Nowhere Networks aims to create first “broadband sea” by 2020

Nowhere Networks aims to create first “broadband sea” by 2020
Rederi AB Eckerö has already started implementing Nowhere Networks' solution (Image: Rederi AB Eckerö)

Swedish company Nowhere Networks has developed an extensive radio link system to provide passenger ships with high-speed internet and now aims to make the Baltic Sea the world’s first “broadband sea” by.

Nowhere Networks has combined stabilised onshore antennas with ship-based antennas and cloud-based software that constantly monitors broadband speeds and adjusts to ensure that each ship gets the best possible internet connection. By doing this, the company aims to create an end-to-end broadband network that will provide passenger shipping operators with 100 times higher capacity than the currently available via satellite or long-term evolution connections, for a fraction of the cost. Passengers and crew will benefit from reliable and cost-efficient high-speed, low-latency internet and communications networks.

“The demand for safe and cost-effective broadband is enormous,” said Asbjörn Frydenlund, CEO of Nowhere Networks. “This is a breakthrough that now makes it possible to work, surf and manage social media the same as on land. We build broadband capacity on ships at a level that nobody had thought was possible.”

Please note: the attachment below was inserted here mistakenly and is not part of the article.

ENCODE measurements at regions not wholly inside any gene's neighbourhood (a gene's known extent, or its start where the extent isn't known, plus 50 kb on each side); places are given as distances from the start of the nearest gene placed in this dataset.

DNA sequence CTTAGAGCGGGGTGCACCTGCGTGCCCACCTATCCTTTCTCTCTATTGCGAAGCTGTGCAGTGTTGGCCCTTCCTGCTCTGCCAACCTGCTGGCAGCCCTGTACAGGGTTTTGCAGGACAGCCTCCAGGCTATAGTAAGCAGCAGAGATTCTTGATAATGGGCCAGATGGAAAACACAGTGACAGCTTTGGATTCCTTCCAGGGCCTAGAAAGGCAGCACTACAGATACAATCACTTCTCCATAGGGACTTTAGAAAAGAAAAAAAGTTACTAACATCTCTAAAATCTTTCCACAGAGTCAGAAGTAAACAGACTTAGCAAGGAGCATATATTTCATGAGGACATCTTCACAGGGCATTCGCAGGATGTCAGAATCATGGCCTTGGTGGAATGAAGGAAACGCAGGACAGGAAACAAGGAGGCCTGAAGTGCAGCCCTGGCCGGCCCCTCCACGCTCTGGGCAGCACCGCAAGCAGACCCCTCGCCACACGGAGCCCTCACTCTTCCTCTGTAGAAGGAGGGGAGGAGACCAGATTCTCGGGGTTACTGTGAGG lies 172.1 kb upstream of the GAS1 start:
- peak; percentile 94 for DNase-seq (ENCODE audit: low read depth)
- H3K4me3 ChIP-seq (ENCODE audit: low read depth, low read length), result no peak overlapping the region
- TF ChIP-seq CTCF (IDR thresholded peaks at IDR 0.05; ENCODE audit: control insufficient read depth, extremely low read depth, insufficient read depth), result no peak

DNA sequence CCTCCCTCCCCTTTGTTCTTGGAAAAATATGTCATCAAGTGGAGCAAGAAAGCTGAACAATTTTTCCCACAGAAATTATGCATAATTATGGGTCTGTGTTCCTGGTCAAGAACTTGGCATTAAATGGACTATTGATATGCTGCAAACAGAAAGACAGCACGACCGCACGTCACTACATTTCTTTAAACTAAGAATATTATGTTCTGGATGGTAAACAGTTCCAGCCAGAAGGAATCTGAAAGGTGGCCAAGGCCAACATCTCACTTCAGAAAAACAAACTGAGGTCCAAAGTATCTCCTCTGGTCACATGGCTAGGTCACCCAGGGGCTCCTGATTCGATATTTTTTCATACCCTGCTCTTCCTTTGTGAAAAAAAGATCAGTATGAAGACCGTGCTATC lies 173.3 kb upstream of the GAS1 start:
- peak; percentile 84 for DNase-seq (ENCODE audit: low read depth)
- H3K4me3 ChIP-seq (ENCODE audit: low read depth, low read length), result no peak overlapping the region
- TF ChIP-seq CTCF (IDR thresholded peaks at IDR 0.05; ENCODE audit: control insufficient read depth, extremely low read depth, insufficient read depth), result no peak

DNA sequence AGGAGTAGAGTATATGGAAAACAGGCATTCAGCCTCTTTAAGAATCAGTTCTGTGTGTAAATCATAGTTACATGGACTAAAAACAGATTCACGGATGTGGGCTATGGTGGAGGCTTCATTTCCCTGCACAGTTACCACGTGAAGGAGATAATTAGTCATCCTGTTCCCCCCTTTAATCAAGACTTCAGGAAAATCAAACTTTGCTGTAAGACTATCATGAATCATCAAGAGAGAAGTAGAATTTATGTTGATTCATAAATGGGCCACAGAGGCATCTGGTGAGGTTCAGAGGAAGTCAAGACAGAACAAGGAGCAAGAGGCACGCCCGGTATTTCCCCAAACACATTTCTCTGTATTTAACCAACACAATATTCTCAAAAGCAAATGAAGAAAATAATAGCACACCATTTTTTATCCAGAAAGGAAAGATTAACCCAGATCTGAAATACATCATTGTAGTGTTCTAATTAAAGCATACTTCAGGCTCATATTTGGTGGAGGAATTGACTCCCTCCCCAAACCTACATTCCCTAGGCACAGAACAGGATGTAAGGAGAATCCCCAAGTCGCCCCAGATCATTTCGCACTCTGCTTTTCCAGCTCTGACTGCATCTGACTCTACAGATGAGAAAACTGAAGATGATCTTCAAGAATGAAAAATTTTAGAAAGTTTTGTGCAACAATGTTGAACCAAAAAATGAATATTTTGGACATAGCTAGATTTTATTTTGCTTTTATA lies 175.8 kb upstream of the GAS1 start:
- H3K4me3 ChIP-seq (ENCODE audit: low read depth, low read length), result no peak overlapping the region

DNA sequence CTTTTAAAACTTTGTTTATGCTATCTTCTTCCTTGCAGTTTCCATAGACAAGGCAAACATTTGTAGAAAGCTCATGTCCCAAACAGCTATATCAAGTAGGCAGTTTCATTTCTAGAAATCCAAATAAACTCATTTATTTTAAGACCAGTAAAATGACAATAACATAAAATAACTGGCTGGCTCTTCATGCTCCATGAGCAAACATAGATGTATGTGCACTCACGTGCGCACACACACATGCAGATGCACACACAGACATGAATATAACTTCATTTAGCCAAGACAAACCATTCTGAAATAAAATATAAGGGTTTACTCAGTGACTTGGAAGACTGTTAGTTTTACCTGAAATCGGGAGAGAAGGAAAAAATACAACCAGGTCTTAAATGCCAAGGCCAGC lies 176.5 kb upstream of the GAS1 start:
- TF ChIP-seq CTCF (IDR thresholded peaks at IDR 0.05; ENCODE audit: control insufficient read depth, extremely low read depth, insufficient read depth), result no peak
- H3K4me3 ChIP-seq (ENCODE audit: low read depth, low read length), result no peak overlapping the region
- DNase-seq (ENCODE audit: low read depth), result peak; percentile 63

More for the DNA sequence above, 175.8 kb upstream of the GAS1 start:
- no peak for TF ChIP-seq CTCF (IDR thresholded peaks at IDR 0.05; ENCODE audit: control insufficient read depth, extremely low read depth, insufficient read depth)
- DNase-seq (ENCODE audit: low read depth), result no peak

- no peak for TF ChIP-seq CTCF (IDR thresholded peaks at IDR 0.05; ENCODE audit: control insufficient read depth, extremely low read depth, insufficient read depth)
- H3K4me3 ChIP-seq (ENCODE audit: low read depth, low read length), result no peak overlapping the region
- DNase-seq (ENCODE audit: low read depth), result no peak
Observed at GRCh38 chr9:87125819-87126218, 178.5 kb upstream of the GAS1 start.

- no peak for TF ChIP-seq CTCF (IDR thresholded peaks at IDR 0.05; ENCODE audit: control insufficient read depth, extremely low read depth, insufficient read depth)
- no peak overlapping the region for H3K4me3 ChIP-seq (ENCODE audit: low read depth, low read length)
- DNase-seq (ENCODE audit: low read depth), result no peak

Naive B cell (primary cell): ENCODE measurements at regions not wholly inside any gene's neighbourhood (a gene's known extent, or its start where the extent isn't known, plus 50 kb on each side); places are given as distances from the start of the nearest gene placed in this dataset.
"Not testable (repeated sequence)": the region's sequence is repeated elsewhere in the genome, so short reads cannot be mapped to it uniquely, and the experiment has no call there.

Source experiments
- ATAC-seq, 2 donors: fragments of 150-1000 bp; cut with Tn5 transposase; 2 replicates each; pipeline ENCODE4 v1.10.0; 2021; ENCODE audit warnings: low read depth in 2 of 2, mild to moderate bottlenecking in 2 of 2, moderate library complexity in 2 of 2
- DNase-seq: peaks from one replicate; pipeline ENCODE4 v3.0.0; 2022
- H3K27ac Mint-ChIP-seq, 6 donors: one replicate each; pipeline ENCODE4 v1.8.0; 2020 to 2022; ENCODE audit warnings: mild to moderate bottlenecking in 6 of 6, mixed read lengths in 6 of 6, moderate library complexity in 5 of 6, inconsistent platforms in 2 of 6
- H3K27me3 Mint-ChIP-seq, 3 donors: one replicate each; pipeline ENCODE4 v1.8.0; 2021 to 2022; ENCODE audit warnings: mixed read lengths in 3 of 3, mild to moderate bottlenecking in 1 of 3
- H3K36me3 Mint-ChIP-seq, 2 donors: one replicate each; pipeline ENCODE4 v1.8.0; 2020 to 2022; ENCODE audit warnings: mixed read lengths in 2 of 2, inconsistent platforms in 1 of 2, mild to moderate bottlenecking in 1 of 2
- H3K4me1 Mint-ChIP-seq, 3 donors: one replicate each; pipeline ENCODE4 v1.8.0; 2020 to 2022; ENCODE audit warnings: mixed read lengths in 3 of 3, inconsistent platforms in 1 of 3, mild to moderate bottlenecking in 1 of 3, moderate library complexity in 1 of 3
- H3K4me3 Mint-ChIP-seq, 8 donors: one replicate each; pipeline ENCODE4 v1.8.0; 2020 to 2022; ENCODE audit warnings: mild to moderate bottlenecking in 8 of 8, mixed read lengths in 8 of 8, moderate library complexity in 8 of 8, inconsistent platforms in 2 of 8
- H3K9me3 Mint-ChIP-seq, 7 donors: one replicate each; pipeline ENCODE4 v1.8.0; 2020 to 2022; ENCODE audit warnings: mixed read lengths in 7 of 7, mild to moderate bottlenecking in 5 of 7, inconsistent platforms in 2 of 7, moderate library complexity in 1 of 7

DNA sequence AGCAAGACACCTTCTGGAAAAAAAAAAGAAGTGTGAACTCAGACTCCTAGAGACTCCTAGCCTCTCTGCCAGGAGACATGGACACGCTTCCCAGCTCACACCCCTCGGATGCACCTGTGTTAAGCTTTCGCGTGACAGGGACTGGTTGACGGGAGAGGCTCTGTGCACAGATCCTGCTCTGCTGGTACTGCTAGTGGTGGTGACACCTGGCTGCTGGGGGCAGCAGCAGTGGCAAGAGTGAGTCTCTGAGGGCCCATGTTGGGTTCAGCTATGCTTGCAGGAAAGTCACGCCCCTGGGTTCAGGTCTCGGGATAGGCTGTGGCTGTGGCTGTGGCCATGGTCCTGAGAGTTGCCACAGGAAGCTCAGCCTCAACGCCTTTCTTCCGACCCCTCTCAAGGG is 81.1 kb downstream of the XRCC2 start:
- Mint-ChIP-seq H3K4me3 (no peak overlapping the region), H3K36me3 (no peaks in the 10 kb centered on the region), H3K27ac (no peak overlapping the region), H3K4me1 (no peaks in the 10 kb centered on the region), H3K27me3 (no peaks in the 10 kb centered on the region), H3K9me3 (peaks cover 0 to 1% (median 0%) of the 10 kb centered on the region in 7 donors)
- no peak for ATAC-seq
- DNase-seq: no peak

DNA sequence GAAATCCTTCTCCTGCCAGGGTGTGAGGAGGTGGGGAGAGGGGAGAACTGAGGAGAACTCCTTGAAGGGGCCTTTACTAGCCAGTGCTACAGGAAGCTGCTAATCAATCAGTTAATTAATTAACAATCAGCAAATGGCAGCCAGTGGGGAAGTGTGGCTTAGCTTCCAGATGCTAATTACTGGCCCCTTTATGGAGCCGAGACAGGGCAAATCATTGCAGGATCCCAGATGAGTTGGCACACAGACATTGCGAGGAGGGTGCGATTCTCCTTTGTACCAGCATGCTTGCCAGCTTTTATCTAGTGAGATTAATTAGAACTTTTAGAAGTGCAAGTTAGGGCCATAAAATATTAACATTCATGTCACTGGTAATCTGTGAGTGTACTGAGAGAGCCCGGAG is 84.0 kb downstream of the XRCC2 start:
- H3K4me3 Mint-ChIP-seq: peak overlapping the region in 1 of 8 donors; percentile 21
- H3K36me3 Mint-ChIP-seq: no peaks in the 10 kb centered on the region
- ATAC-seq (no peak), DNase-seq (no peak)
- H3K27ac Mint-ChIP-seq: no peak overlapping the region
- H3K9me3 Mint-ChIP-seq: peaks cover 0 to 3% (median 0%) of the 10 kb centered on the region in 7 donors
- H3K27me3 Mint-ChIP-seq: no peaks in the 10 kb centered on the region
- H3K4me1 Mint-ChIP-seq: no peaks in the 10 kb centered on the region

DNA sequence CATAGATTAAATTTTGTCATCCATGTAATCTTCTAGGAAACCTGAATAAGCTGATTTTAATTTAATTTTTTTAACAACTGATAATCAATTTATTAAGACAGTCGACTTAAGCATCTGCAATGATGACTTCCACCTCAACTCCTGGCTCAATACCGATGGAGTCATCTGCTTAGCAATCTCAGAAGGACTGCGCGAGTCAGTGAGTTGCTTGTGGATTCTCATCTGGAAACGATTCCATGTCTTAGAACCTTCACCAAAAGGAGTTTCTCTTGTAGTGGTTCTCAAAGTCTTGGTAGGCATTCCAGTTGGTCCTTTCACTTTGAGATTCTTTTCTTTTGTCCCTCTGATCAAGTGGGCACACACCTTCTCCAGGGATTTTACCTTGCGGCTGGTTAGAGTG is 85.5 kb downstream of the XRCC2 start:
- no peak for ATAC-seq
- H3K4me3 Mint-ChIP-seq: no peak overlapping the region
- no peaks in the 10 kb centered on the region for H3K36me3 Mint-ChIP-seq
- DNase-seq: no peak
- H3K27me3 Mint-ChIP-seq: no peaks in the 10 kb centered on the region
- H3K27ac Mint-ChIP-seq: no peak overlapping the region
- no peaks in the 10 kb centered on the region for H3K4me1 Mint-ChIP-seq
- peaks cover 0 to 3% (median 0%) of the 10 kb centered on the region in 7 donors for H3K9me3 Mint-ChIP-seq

Nowhere Network is already providing broadband coverage to ships travelling from Stockholm, Sweden, as well as from Visby, Sweden to Helsinki, Finland and Tallinn, Estonia.

“By the end of the year, we will cover traffic to Turku [Finland], Riga [Latvia] and Oskarshamn [Sweden],” said Frydenlund. “At the current rate, we will have digitalised the entire Baltic Sea by the end of 2020. This means that ships and travellers can be fully connected at the same speed and with the same stability as on mainland.”

Finland’s Rederi AB Eckerö is one of the shipping companies that is in the process of implementing Nowhere Networks’ radiolink technology across its fleet. The brand has already successfully trialled the technology on ships operating between Grisslehamn, Sweden and Mariehamn in the Åland Islands.

“The need for data capacity is constantly increasing and the combination of sufficient reach and high capacity is a challenge,” said Kenneth Påvall, IT infrastructure manager at Rederi AB Eckerö. “After evaluations, we have now chosen the solution that we believe will provide the best capacity. The projects have run smoothly, and we are approaching our goal of having a stable and fast broadband to all passenger ships in our fleet.”

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Rebecca Gibson
By Rebecca Gibson
Wednesday, July 24, 2019